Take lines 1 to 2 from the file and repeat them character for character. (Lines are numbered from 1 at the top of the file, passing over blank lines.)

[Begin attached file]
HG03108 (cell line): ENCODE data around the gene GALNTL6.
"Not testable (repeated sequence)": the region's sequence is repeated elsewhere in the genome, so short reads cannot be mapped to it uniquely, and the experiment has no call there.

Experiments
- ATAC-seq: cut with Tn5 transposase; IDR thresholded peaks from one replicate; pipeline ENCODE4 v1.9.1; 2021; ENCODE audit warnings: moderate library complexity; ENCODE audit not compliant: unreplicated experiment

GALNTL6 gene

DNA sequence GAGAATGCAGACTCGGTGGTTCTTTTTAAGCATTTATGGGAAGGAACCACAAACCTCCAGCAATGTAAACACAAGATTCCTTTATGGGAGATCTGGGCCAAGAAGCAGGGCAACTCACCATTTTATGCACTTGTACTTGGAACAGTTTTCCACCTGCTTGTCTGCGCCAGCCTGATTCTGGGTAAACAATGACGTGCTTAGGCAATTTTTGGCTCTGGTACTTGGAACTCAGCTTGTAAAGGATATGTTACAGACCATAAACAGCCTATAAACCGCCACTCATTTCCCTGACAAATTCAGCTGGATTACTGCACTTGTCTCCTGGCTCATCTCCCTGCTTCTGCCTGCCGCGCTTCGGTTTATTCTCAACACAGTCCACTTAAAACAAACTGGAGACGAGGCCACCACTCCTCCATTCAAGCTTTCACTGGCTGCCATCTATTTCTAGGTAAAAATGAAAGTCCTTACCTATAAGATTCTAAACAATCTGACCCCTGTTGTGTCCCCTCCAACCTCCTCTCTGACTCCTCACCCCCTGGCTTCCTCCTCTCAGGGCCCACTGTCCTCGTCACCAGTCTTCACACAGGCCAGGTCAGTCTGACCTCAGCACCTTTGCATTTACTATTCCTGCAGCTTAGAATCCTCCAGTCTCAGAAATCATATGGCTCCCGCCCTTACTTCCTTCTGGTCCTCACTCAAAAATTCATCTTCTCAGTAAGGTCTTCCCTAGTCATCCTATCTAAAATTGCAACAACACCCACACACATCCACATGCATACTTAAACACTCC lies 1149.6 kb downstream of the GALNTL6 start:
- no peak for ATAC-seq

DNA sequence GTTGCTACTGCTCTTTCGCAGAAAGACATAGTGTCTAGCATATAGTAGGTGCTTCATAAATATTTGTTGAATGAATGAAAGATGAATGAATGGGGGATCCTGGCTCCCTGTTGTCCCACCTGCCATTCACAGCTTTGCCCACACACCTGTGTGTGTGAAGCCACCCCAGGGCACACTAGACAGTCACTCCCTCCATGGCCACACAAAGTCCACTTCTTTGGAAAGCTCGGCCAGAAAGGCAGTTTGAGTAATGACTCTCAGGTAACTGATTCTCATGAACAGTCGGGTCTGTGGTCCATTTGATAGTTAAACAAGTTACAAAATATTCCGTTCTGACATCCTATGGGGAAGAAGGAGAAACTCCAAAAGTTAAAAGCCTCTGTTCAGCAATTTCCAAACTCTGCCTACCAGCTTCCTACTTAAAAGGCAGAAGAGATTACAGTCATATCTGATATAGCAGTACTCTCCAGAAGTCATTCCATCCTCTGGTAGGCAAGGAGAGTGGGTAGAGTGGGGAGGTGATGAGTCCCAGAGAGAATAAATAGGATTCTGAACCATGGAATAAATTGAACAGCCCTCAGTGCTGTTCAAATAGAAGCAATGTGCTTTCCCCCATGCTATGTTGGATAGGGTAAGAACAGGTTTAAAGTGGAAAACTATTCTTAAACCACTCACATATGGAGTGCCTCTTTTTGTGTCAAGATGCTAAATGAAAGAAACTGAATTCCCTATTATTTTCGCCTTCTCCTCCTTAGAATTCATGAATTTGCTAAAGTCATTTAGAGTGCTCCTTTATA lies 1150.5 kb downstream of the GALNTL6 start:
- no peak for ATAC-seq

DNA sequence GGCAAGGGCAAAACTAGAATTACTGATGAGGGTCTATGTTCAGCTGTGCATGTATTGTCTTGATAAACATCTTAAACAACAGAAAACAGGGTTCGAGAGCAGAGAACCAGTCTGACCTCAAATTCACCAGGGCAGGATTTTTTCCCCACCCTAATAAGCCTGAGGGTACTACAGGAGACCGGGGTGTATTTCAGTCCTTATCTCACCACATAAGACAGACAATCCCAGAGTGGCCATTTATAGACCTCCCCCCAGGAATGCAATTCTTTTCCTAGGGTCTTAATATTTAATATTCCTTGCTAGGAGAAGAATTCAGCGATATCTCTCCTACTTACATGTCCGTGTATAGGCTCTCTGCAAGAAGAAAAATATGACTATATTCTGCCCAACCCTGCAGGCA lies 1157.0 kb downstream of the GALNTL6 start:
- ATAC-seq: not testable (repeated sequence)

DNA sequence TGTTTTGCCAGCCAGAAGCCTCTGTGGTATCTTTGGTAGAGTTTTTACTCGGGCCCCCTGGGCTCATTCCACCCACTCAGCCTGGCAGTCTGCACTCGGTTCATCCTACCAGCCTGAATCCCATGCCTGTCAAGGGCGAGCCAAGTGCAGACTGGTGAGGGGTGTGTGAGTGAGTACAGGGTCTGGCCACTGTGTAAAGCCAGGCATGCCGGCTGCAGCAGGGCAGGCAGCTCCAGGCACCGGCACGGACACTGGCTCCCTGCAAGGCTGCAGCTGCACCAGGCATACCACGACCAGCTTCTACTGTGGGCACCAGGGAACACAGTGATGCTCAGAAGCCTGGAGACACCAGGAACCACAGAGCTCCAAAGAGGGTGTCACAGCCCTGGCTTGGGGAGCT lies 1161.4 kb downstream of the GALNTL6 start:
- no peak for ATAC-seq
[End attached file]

HG03108 (cell line): ENCODE data around the gene GALNTL6.
"Not testable (repeated sequence)": the region's sequence is repeated elsewhere in the genome, so short reads cannot be mapped to it uniquely, and the experiment has no call there.